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Roof Trusses 4′ oc?

etting | Posted in Building Code Questions on

Would roof trusses spaced 4′ oc fall outside prescribed methods for stud construction of a house in the 2012 IRC and therefore require approval from an engineer (other than the engineers at the truss manufacturer)?

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  1. Expert Member

    I can give you a parenthetically useful answer as I live in Canada. The spacing would be fine with the truss engineer's stamp. The only sheathing that would meet our code without engineering would be 2x t & g. The ceiling would have to be strapped with 2x material.

  2. etting | | #2

    Thank you, Malcolm. I should have explained that I want to use purlins and steel panel roofing atop the trusses.

  3. user-757117 | | #3

    I'm also Canada.
    As far as I know 4' spacing of trusses is normally a feature of agricultural buildings...
    For residential construction where roof load requirements may be higher, savings from using fewer trusses may be offset by requiring those trusses to be beefier.
    Also, from experience, 4' spacing is a pain to work in.

  4. Expert Member

    Jeff, Depending on your snow loading (and perhaps local wind or seismic requirements) it is probably quite doable. However under our code you would need an engineer to specify the appropriate spacing of the purlins and gauge of the roofing as it is beyond the proscribed maximums.
    The only time you commonly see 4 ft oc is on timber frame or steel construction, using t &g or steel decking. Is there a particular design benefit that you see in using it?

  5. etting | | #5

    4' spacing will make it easier for me to install the 3' wide roofing panels from underneath, which will feel much safer for me than climbing around on top. For post-frame buildings, including residences, trusses can be spaced as far apart as 10', but the whole building has to be engineered. I'm hoping the 2012 IRC, as used in my town in the southwestern US, will allow 4' truss spacing with stud construction without engineering beyond that of the truss manufacturers. I haven't found anything in the 2012 IRC that answers that question one way or the other.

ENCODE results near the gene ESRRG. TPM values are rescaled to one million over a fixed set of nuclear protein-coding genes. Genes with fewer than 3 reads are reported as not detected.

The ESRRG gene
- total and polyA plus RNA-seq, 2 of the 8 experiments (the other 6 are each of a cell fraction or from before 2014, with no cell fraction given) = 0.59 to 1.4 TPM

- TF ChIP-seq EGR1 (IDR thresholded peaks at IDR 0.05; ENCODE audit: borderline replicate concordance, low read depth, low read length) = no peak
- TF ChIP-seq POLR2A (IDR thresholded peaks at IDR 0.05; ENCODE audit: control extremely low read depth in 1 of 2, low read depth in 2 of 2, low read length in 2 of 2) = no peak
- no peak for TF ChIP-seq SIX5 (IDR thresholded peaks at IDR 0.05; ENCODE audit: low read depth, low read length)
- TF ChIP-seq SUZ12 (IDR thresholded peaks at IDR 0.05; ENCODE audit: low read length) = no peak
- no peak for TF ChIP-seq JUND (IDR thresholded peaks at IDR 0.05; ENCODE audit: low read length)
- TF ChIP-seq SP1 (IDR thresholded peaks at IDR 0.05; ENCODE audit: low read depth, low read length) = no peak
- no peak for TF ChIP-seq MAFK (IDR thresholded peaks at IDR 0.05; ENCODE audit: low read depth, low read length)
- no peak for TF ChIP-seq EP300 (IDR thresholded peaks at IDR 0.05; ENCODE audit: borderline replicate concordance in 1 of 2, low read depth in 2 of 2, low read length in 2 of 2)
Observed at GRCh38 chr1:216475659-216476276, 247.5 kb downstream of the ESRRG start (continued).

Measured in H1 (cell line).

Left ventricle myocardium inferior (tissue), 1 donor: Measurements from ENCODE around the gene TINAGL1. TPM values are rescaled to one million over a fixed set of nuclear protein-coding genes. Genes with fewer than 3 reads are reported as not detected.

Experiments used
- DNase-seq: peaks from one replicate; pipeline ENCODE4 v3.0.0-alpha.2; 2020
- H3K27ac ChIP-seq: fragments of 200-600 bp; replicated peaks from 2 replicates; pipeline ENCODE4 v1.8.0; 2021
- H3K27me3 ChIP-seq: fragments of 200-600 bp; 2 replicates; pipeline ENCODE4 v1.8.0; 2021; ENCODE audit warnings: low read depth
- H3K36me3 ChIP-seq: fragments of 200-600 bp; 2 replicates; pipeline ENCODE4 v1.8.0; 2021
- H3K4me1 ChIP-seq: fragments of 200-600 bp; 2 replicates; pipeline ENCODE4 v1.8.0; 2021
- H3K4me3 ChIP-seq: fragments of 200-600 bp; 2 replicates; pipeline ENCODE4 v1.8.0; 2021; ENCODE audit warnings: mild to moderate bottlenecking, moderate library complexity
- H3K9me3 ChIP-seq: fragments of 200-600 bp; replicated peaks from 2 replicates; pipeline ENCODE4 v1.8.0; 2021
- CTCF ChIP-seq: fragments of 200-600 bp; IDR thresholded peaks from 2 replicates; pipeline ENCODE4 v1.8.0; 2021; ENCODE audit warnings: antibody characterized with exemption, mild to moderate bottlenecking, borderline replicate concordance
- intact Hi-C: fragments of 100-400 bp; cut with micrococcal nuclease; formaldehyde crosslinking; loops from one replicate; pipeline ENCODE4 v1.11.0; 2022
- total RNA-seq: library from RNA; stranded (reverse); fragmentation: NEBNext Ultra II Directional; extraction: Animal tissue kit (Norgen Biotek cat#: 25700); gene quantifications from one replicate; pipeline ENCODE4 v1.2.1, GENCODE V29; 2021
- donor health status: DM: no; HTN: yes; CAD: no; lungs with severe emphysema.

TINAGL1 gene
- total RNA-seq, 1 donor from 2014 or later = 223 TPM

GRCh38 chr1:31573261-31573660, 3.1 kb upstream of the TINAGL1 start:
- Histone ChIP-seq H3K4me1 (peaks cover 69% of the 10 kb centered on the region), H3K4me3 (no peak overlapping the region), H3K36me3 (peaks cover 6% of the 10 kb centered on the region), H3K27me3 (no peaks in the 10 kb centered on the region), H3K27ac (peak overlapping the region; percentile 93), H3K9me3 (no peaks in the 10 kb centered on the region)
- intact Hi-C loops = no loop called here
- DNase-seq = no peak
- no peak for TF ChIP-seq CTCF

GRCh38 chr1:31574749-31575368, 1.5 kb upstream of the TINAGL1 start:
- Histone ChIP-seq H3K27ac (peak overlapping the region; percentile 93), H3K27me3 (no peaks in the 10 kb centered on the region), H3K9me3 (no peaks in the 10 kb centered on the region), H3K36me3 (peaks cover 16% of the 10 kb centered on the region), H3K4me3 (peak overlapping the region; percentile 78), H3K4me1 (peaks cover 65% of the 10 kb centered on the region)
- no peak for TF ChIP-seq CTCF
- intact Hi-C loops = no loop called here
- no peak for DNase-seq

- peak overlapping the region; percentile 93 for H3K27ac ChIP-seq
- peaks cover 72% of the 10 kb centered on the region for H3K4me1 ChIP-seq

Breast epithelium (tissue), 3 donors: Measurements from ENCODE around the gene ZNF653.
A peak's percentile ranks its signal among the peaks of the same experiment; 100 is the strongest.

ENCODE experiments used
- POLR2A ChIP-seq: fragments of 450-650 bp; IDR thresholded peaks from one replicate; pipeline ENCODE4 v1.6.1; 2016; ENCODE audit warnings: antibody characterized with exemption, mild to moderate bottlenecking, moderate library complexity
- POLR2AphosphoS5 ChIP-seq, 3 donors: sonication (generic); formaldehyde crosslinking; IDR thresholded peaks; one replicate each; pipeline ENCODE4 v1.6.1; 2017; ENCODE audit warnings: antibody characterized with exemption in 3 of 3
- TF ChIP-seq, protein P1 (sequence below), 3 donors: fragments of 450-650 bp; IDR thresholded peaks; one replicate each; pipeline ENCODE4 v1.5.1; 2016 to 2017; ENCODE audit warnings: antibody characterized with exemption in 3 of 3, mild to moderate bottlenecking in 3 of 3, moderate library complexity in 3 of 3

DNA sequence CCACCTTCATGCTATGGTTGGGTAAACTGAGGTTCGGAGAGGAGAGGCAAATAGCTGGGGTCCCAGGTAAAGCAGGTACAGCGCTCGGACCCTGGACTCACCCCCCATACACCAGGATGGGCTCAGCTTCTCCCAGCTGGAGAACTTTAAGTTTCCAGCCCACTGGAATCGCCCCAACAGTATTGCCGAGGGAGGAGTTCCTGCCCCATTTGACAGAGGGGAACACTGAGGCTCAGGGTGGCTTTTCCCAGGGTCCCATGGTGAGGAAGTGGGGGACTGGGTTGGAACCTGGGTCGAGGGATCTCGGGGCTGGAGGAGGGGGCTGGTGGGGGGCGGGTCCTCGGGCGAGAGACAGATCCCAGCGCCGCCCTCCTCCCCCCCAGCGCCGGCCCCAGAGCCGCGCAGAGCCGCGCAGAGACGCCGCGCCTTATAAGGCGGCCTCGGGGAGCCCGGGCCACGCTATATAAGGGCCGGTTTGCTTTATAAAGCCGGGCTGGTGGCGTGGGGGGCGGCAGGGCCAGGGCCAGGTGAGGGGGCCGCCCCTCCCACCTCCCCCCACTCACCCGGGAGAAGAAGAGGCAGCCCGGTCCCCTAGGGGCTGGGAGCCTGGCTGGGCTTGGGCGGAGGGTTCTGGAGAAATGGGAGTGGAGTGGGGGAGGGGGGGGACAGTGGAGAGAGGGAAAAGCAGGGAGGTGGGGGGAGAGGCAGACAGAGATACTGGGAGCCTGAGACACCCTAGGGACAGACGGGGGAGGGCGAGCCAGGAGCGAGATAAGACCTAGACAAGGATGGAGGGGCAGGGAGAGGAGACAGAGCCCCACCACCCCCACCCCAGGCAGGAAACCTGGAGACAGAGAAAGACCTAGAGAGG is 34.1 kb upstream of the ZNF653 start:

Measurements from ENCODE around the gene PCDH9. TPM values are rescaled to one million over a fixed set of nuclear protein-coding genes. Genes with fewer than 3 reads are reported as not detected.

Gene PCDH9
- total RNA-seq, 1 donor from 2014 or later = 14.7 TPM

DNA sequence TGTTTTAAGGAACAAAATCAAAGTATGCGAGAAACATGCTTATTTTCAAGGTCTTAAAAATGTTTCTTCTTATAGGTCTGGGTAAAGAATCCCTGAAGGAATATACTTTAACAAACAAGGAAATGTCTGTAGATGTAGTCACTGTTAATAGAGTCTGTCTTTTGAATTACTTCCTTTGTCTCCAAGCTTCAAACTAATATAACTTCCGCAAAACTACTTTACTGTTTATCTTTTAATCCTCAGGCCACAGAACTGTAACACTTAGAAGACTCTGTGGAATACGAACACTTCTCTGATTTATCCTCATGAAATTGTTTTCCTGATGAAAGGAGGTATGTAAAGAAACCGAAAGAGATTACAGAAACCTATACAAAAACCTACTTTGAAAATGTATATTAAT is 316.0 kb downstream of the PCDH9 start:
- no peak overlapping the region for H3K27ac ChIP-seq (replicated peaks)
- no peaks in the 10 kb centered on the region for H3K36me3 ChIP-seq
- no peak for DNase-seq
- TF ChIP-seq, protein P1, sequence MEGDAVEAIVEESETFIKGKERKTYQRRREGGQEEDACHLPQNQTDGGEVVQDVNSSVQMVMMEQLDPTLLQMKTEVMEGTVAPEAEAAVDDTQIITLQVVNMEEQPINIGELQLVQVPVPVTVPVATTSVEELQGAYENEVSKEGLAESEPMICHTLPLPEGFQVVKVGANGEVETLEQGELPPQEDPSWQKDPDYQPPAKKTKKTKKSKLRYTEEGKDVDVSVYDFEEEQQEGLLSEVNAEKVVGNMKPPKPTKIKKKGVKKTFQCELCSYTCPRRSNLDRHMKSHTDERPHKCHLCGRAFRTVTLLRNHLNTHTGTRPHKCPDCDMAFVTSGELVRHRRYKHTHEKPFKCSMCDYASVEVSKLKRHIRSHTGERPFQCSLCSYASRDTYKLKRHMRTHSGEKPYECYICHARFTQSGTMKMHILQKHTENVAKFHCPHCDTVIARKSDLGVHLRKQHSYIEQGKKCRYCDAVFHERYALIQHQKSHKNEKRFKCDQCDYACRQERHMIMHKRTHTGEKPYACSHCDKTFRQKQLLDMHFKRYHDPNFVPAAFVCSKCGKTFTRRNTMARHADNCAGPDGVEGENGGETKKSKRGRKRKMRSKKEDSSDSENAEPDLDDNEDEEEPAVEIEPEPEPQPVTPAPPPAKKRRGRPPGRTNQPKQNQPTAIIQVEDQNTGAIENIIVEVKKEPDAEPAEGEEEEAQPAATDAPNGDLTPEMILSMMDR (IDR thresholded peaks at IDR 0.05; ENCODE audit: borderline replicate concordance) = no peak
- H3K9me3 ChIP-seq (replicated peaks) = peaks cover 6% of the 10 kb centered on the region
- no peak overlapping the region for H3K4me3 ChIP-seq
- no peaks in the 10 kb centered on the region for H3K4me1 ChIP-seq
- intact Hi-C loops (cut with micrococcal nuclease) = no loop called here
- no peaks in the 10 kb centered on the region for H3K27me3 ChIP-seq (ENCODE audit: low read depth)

6. user-757117 | | #6

    Yeah, sorry don't know the IRC well enough to help you there.
    But again, from experience, unless you have unusually long arms you will probably find fastening the far edge of those panels not-so-much-fun.
    In any case, if that's your plan, I would still recommend 24" spacing for the trusses - 48" is an uncomfortably wide straddle if you need leverage that way (and I've got pretty long legs).
    Not sure how long your panels are but I would say your best bet is to haul them up top edge first over the eave rather than try to weave them through the trusses from below.
    If your roof pitch is 4/12 or less I wouldn't worry too much about finding sure footing even on secured steel panels - of course you should wear a harness in any case.

  7. Expert Member

    In the venerable GBA tradition of giving advice on a question that wasn't asked... any reason you are going with 3 ft roofing panels? If you switched to a 12" or 16" snap-lock, the installation would be much easier, and for the life of your roof you would never have to worry about the fasteners leaking.

  8. etting | | #8

    Thank you, Lucas and Malcolm. I had ruled out standing seam because of the cost, but I see that snap-lock are supposed to be less expensive, and I'm getting a few quotes on the materials. The sun here might destroy the seals on exposed fasteners, and a shorter reach on a narrower panel would be welcome. I installed 3'-wide panels once before from below, but the trusses there weren't as high, so if I keep considering a 3' panel, I'll need to do a simulation to make sure I can reach on the current project.

  9. wjrobinson | | #9

    First, stick to 24" spacing.
    Next, switch to hidden fastener.
    I Roof over felt over Plywood.
    As to working on a steep Metal Roof, buy a ridge Hook for your ladder.
    And do wear fall Protection.

    Simple affordable and your code people will pass it.

  10. Expert Member
    MALCOLM TAYLOR | | #10

    Jeff, I think you will be pleasantly surprised by how simple installing snap-lock panels is. Just before Christmas I did a 28ft x28 ft shed roof with all the trim singlehandedly in four hours.

  11. etting | | #11

    I found the answer to my code question in the 2015 Wood Frame Construction Manual, which has a very nice table of prescribed limits. The entire manual is available for free at The 2012 manual isn't free, but two supplementary documents are, and the Workbook has essentially the same table. Maximum prescribed truss spacing is 24".

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